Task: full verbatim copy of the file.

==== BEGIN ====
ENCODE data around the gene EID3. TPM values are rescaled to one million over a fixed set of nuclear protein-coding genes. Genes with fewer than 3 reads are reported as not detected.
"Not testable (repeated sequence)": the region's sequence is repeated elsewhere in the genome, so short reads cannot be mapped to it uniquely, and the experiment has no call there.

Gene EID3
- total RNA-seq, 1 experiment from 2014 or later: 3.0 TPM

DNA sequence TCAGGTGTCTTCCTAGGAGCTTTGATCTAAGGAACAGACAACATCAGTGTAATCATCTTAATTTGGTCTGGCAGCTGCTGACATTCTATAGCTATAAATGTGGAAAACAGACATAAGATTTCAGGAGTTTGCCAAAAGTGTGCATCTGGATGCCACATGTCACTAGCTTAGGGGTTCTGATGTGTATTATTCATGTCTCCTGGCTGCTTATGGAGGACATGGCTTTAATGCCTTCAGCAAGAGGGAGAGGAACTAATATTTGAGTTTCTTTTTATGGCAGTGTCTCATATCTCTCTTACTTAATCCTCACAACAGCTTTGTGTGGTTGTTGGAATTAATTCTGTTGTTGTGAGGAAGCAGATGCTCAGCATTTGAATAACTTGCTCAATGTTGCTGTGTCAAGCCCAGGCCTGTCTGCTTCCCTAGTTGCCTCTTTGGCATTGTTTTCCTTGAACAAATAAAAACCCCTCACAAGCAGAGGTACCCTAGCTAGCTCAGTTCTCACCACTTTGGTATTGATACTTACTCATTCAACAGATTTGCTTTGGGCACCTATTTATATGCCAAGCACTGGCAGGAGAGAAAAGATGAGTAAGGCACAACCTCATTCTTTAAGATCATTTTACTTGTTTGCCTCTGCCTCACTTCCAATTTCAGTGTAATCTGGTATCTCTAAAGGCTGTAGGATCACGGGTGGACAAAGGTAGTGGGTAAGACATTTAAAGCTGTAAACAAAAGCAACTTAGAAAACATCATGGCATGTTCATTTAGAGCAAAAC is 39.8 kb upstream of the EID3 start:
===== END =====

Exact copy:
ENCODE data around the gene EID3. TPM values are rescaled to one million over a fixed set of nuclear protein-coding genes. Genes with fewer than 3 reads are reported as not detected.
"Not testable (repeated sequence)": the region's sequence is repeated elsewhere in the genome, so short reads cannot be mapped to it uniquely, and the experiment has no call there.

Gene EID3
- total RNA-seq, 1 experiment from 2014 or later: 3.0 TPM

DNA sequence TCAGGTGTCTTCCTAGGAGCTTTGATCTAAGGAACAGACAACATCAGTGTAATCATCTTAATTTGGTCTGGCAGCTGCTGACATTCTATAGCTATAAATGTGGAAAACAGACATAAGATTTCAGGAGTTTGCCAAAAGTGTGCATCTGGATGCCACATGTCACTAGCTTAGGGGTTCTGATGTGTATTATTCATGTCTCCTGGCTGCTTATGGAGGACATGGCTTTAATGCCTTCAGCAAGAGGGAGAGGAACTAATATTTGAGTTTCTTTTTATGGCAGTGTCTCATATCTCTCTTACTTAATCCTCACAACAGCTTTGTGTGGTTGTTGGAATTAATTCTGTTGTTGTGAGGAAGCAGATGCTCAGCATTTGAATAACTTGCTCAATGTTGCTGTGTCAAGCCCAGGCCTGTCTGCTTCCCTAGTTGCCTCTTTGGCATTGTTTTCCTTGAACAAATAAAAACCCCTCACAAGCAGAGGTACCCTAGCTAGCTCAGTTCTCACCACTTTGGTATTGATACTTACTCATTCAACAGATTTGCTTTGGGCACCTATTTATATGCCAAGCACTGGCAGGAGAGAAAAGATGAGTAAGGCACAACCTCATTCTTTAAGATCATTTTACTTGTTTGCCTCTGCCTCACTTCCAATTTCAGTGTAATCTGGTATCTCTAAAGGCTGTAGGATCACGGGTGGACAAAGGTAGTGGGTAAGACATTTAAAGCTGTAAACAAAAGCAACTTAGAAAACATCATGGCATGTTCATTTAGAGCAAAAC is 39.8 kb upstream of the EID3 start: